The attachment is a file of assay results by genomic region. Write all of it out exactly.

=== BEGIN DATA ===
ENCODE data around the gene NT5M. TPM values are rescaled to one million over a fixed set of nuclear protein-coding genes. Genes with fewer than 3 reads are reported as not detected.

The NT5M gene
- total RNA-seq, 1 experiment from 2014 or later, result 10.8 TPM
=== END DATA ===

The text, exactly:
ENCODE data around the gene NT5M. TPM values are rescaled to one million over a fixed set of nuclear protein-coding genes. Genes with fewer than 3 reads are reported as not detected.

The NT5M gene
- total RNA-seq, 1 experiment from 2014 or later, result 10.8 TPM